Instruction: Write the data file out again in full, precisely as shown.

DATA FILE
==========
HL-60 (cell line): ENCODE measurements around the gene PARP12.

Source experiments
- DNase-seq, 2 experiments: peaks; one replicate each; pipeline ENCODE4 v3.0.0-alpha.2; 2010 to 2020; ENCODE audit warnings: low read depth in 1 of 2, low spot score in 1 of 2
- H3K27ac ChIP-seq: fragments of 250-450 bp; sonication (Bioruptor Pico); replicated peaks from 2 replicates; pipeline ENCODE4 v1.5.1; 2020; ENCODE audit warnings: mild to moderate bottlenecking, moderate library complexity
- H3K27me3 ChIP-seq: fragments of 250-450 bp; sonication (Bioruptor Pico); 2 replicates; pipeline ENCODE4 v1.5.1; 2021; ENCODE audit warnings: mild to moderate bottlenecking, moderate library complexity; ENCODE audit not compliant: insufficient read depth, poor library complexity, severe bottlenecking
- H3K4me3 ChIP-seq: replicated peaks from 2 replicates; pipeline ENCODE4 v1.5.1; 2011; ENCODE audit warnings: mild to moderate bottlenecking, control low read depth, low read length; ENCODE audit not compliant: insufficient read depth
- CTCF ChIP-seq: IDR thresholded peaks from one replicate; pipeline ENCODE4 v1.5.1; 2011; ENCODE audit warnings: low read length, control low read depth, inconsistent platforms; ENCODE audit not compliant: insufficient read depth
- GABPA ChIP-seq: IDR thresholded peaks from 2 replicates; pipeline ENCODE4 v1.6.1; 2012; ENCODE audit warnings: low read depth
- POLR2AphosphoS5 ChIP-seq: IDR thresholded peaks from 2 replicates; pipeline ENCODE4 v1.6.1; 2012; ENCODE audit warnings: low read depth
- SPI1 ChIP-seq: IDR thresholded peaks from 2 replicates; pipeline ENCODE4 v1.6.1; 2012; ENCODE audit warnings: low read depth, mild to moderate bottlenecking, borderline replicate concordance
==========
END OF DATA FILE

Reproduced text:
HL-60 (cell line): ENCODE measurements around the gene PARP12.

Source experiments
- DNase-seq, 2 experiments: peaks; one replicate each; pipeline ENCODE4 v3.0.0-alpha.2; 2010 to 2020; ENCODE audit warnings: low read depth in 1 of 2, low spot score in 1 of 2
- H3K27ac ChIP-seq: fragments of 250-450 bp; sonication (Bioruptor Pico); replicated peaks from 2 replicates; pipeline ENCODE4 v1.5.1; 2020; ENCODE audit warnings: mild to moderate bottlenecking, moderate library complexity
- H3K27me3 ChIP-seq: fragments of 250-450 bp; sonication (Bioruptor Pico); 2 replicates; pipeline ENCODE4 v1.5.1; 2021; ENCODE audit warnings: mild to moderate bottlenecking, moderate library complexity; ENCODE audit not compliant: insufficient read depth, poor library complexity, severe bottlenecking
- H3K4me3 ChIP-seq: replicated peaks from 2 replicates; pipeline ENCODE4 v1.5.1; 2011; ENCODE audit warnings: mild to moderate bottlenecking, control low read depth, low read length; ENCODE audit not compliant: insufficient read depth
- CTCF ChIP-seq: IDR thresholded peaks from one replicate; pipeline ENCODE4 v1.5.1; 2011; ENCODE audit warnings: low read length, control low read depth, inconsistent platforms; ENCODE audit not compliant: insufficient read depth
- GABPA ChIP-seq: IDR thresholded peaks from 2 replicates; pipeline ENCODE4 v1.6.1; 2012; ENCODE audit warnings: low read depth
- POLR2AphosphoS5 ChIP-seq: IDR thresholded peaks from 2 replicates; pipeline ENCODE4 v1.6.1; 2012; ENCODE audit warnings: low read depth
- SPI1 ChIP-seq: IDR thresholded peaks from 2 replicates; pipeline ENCODE4 v1.6.1; 2012; ENCODE audit warnings: low read depth, mild to moderate bottlenecking, borderline replicate concordance